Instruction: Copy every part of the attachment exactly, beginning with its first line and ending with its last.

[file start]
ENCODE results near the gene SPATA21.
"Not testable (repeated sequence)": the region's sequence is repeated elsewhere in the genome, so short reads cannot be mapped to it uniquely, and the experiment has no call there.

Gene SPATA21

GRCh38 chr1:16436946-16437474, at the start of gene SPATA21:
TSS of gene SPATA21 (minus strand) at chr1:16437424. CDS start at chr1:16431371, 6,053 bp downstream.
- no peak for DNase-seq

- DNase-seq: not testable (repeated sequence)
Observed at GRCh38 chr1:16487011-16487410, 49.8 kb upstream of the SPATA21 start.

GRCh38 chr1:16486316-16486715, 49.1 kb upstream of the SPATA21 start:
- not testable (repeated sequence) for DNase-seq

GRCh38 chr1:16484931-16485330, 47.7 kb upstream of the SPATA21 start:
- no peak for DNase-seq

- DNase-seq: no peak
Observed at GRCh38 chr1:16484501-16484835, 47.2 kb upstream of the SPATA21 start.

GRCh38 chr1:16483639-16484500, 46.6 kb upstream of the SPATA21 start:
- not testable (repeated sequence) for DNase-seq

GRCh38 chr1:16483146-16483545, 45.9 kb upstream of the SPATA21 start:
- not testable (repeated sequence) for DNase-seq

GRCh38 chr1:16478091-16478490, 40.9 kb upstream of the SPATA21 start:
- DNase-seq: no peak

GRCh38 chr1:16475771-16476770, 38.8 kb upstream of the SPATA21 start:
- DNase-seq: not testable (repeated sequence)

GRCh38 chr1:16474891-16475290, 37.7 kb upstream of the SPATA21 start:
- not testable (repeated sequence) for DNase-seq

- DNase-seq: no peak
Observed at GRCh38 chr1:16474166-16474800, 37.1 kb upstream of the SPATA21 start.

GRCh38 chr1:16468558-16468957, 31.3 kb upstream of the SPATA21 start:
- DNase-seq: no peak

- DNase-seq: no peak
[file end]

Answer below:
ENCODE results near the gene SPATA21.
"Not testable (repeated sequence)": the region's sequence is repeated elsewhere in the genome, so short reads cannot be mapped to it uniquely, and the experiment has no call there.

Gene SPATA21

GRCh38 chr1:16436946-16437474, at the start of gene SPATA21:
TSS of gene SPATA21 (minus strand) at chr1:16437424. CDS start at chr1:16431371, 6,053 bp downstream.
- no peak for DNase-seq

- DNase-seq: not testable (repeated sequence)
Observed at GRCh38 chr1:16487011-16487410, 49.8 kb upstream of the SPATA21 start.

GRCh38 chr1:16486316-16486715, 49.1 kb upstream of the SPATA21 start:
- not testable (repeated sequence) for DNase-seq

GRCh38 chr1:16484931-16485330, 47.7 kb upstream of the SPATA21 start:
- no peak for DNase-seq

- DNase-seq: no peak
Observed at GRCh38 chr1:16484501-16484835, 47.2 kb upstream of the SPATA21 start.

GRCh38 chr1:16483639-16484500, 46.6 kb upstream of the SPATA21 start:
- not testable (repeated sequence) for DNase-seq

GRCh38 chr1:16483146-16483545, 45.9 kb upstream of the SPATA21 start:
- not testable (repeated sequence) for DNase-seq

GRCh38 chr1:16478091-16478490, 40.9 kb upstream of the SPATA21 start:
- DNase-seq: no peak

GRCh38 chr1:16475771-16476770, 38.8 kb upstream of the SPATA21 start:
- DNase-seq: not testable (repeated sequence)

GRCh38 chr1:16474891-16475290, 37.7 kb upstream of the SPATA21 start:
- not testable (repeated sequence) for DNase-seq

- DNase-seq: no peak
Observed at GRCh38 chr1:16474166-16474800, 37.1 kb upstream of the SPATA21 start.

GRCh38 chr1:16468558-16468957, 31.3 kb upstream of the SPATA21 start:
- DNase-seq: no peak

- DNase-seq: no peak